If you're approaching a pedestrian on your bike commute, slow it down just a little and let them know that you're there. Pedestrians tend to naturally sidestep cyclists, so slowing down and holding your course is the best way to prevent hitting someone if they're not paying attention and enter your lane.
Remember that you are all commuters, and thus allies for finding a safe, sustainable means of commuting to work. Treat each passerby with respect.
Cars are the no. 1 reason that people are afraid of commuting to work on a bike. Should you fear them? Not if you understand that behind every car is a well-meaning driver. Nobody wants to get in an accident.
However, some cyclists assume that drivers are antagonistic. If you're triggered, this type of attitude could lead to altercations that escalate a small accident into a huge ordeal.
On your bike commute to work, you will encounter all manner of drivers. Some kind, some unkind, some weirdly aggressive, some almost asleep at the wheel. You have to treat them all equally. Never assume that a driver who hasn't waved at you is either rude or just another tired commuter. They might not have seen you at all. If you get in an accident, stay calm and avoid an altercation. It's possible to put yourself in further danger if you foster a verbal or physical fight.
Again, you're sharing the roads. You're partners in this, not enemies. Do everything you can to do right by those you meet on your bike commute. However, never make assumptions, and you'll find road cycling a much easier and less combative place to be.
Safe road cycling involves a lot of concentration. It can seem silly at first, but one of the best safety tips is exaggerating every signal you're making (and you should be making signals). If you feel like you're overdoing it at first, you'll soon learn the benefits of strong signaling on your bike commute.
Remember: safety tips for you are also safety tips for pedestrians and commuters, and they'll appreciate it if you signal. Keeping an eye on everything around you while cycling is your priority, as well as communicating your moves to other drivers and pedestrians. As a cyclist on a busy road, you can't be signal too much.
Once you get into your biking routine, it's easy to slip into auto-pilot when cycling. You know the way like the back of your hand, and you could get there with your eyes closed.
However, your path will always be unpredictable. It could be icy one day, and suddenly the road conditions are hazardous. Speeding as fast as you normally go is extremely dangerous.
Just as it's easy for commuters to adjust to the regularity of their routines, it's easy to get riskier when maneuvering through car and people traffic. Some bikers also think it's important to be aggressive as a way of making their presence known. However, this does not make you more present in the eyes of drivers or passengers; it just makes you more reckless.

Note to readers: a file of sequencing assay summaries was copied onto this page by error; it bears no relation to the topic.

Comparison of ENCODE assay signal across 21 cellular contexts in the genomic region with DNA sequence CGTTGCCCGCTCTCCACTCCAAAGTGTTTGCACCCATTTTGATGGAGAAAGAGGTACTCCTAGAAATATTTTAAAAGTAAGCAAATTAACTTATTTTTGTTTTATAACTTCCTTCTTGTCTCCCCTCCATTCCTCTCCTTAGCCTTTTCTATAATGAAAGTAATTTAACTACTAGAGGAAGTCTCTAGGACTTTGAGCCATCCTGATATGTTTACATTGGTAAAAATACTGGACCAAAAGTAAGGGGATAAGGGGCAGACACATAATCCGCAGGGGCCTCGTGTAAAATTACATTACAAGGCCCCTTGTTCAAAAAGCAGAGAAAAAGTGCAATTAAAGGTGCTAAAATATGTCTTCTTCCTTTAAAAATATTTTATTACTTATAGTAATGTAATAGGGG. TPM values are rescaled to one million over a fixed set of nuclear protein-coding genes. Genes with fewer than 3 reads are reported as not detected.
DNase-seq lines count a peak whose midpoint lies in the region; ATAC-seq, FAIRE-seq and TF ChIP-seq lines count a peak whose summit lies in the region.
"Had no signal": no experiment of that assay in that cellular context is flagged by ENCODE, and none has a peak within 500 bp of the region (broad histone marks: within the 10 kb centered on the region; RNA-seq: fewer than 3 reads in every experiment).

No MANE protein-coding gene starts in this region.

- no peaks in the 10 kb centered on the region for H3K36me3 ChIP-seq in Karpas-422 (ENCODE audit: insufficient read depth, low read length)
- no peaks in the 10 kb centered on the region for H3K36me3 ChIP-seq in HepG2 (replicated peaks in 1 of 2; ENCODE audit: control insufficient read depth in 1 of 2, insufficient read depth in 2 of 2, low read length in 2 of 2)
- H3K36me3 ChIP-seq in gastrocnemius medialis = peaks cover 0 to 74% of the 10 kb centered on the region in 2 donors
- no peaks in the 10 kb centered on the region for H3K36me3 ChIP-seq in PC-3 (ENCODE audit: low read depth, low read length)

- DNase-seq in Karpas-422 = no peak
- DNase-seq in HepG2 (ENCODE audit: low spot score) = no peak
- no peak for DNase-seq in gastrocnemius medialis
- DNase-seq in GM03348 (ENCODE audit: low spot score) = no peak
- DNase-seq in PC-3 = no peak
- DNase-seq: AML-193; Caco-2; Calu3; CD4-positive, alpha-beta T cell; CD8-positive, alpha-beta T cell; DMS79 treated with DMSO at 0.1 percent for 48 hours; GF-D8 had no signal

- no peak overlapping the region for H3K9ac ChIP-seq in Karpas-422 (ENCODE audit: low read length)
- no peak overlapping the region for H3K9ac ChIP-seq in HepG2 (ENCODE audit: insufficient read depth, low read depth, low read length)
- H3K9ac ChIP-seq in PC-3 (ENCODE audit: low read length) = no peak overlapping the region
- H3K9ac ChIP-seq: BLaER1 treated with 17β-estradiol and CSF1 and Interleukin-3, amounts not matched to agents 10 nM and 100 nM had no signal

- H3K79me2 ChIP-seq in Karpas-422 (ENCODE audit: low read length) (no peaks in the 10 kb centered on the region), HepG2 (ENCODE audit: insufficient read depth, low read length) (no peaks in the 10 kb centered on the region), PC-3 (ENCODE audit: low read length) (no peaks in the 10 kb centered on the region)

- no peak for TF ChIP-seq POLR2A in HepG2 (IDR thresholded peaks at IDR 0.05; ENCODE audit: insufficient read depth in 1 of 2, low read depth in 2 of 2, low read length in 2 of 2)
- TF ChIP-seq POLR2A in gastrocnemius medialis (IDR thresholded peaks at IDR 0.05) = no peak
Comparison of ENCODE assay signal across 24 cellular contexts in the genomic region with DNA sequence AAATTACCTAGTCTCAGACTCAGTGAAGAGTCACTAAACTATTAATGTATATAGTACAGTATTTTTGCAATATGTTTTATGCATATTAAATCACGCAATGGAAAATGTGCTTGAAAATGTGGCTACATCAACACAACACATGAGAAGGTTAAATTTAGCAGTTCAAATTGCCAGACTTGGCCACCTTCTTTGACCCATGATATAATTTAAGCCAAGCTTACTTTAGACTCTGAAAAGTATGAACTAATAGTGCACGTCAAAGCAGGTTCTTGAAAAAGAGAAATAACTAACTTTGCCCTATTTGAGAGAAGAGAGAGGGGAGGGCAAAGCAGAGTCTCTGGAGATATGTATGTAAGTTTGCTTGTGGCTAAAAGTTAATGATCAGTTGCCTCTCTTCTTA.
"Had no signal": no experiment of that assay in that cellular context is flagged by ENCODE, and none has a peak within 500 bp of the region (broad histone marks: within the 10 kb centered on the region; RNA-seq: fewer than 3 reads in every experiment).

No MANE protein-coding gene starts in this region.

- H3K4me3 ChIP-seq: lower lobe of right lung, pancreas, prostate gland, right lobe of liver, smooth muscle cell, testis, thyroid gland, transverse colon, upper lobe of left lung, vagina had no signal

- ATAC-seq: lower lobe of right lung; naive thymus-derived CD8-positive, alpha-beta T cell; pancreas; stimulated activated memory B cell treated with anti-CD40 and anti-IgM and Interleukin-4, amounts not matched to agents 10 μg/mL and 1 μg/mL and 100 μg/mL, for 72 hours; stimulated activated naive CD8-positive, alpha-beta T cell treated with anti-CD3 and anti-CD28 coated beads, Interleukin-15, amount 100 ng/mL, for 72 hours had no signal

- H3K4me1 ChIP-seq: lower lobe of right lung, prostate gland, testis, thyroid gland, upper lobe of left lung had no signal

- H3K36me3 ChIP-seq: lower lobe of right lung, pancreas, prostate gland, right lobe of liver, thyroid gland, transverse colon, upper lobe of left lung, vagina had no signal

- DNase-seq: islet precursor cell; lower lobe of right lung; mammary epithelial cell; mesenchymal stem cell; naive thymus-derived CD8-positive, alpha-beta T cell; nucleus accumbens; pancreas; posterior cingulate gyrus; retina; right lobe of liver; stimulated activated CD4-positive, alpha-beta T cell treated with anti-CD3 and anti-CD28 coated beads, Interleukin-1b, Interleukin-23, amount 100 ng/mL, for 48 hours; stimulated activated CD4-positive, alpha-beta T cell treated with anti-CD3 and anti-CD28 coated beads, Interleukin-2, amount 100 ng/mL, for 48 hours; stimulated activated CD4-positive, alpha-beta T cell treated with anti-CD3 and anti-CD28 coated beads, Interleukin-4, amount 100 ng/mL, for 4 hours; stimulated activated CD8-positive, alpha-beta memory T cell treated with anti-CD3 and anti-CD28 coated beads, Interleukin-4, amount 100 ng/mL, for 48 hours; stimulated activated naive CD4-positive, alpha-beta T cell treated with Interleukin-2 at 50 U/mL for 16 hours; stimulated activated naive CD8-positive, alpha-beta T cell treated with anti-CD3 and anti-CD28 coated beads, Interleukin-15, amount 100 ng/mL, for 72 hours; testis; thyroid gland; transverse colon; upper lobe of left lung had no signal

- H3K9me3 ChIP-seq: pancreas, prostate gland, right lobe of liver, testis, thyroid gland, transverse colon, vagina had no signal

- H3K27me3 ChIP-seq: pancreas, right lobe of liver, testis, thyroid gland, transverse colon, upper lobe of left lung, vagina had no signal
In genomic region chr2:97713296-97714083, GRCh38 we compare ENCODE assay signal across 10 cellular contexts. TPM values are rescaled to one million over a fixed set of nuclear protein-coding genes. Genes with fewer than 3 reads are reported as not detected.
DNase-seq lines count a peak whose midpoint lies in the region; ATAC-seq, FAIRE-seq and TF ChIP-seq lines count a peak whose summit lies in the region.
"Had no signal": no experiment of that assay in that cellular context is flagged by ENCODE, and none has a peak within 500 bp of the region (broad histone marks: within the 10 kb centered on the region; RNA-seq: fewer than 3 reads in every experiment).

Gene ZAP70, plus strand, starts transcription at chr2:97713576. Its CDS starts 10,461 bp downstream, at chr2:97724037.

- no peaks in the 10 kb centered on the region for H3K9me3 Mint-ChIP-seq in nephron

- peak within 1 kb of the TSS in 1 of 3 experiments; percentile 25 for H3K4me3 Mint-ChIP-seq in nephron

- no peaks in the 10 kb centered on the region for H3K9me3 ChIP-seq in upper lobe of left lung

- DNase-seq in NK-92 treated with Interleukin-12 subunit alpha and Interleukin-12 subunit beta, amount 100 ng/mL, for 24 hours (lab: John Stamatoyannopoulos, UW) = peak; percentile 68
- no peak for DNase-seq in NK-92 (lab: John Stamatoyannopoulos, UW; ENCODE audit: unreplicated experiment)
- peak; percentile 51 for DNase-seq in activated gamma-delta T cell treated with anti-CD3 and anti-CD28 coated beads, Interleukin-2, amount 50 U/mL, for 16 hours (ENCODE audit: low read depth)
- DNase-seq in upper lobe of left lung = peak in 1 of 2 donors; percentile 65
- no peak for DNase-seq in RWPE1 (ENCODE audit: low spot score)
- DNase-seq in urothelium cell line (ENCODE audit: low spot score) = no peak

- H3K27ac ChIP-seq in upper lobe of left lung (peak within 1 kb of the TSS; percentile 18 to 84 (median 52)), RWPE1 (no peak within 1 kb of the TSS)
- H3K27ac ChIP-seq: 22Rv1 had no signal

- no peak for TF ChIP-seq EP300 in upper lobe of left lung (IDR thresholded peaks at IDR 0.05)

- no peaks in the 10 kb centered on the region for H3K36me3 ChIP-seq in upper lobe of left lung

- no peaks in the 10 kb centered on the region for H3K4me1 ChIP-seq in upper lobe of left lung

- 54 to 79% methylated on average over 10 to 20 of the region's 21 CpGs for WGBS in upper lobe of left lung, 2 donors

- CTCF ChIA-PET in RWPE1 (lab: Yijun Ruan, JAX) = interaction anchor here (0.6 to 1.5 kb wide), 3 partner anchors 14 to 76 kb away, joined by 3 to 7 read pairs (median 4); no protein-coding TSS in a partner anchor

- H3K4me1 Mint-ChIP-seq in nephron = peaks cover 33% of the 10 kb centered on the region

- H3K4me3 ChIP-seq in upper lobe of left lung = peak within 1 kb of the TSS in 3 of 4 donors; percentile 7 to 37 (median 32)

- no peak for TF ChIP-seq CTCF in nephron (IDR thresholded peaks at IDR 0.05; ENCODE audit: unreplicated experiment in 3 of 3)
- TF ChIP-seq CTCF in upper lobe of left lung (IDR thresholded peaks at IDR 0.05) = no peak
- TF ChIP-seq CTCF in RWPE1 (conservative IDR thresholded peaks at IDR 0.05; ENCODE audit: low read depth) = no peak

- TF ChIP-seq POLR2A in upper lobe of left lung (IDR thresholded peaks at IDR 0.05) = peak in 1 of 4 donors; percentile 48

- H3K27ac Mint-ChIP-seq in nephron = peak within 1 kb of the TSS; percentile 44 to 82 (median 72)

Instead of thinking aggressively, focus on being aware of your environment at all times. You don't need to abruptly swerve into another lane to be noticed by other drivers, and the time you save getting to your destination isn't worth the risk of injury.
Everyone who has ever ridden a bike while listening to their favorite tunes knows the tedium of commuting to work without music. However, you cannot listen to music while you bike. Cycling on safe roads while listening to music is a beautiful experience. Road cycling on a commute during rush hour is also amazing and satisfying for many reasons, but you need your ears. Not only do you need to be alert in case a nearby commuter cuts you off, but you also need to make sure you won't hit anybody else.
For this reason, one of the safety tips we must press home is that you must not listen to music on your bike commute. However, if you give yourself plenty of time to arrive early, your commute will be so fast that you'll have time to cool off and listen to a few songs before your colleagues even arrive.
Is road cycling a satisfying, enjoyable way of commuting to work? Yes. Will it get you there faster, improve your health, and help create clean air where you live? Yes. Is it dangerous? Not if you follow the safety tips above.
The bike commute to work is, after all, a straightforward affair that millions of people make around the globe every day. Preparing yourself is essential, and this means having the right gear, knowledge, and attitude.
Change your commute to a more sustainable, inexpensive, and enjoyable form of transportation. As long as you remember to stay alert, communicate, de-escalate, and never underestimate the road, you'll be prepared for any journey on your bike.